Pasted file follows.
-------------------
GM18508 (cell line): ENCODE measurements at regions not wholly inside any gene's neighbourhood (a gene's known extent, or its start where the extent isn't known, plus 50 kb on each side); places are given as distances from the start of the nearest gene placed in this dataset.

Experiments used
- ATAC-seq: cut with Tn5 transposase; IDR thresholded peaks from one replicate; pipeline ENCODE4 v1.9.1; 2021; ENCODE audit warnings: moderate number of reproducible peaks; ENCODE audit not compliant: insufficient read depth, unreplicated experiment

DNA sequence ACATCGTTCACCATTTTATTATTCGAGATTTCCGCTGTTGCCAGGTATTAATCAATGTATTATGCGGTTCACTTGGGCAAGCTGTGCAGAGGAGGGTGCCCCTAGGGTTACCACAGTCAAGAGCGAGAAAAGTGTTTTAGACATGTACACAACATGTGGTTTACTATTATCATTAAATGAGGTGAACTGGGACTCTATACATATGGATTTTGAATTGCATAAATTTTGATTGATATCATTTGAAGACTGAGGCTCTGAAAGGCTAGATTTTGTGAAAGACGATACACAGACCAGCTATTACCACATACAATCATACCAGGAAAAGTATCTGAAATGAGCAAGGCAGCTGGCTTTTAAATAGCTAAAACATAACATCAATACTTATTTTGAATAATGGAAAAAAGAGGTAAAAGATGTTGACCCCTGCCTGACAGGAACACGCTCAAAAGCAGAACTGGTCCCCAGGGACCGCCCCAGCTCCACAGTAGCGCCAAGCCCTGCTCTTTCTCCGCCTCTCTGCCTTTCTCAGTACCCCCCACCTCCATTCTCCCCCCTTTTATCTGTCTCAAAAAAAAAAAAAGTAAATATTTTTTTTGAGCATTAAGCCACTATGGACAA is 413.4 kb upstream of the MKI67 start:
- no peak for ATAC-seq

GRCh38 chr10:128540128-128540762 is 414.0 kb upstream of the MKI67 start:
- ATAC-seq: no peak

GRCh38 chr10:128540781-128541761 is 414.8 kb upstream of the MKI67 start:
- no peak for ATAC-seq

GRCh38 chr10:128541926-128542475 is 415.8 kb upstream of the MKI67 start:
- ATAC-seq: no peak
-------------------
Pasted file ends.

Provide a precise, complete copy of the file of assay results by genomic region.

GM18508 (cell line): ENCODE measurements at regions not wholly inside any gene's neighbourhood (a gene's known extent, or its start where the extent isn't known, plus 50 kb on each side); places are given as distances from the start of the nearest gene placed in this dataset.

Experiments used
- ATAC-seq: cut with Tn5 transposase; IDR thresholded peaks from one replicate; pipeline ENCODE4 v1.9.1; 2021; ENCODE audit warnings: moderate number of reproducible peaks; ENCODE audit not compliant: insufficient read depth, unreplicated experiment

DNA sequence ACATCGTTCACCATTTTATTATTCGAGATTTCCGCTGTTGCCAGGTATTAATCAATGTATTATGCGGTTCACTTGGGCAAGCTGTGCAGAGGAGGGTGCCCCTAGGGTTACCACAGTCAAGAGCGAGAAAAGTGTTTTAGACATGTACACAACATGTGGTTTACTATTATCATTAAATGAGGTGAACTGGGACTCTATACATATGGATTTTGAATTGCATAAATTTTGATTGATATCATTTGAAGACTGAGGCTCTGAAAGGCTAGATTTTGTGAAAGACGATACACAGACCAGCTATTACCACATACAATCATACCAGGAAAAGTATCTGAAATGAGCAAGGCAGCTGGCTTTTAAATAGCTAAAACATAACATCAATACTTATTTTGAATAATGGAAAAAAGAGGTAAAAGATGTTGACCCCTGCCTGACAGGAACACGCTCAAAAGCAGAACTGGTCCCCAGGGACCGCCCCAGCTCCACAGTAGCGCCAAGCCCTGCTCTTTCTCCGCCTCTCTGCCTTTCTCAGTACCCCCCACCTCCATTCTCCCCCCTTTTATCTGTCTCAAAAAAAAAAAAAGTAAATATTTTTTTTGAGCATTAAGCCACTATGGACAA is 413.4 kb upstream of the MKI67 start:
- no peak for ATAC-seq

GRCh38 chr10:128540128-128540762 is 414.0 kb upstream of the MKI67 start:
- ATAC-seq: no peak

GRCh38 chr10:128540781-128541761 is 414.8 kb upstream of the MKI67 start:
- no peak for ATAC-seq

GRCh38 chr10:128541926-128542475 is 415.8 kb upstream of the MKI67 start:
- ATAC-seq: no peak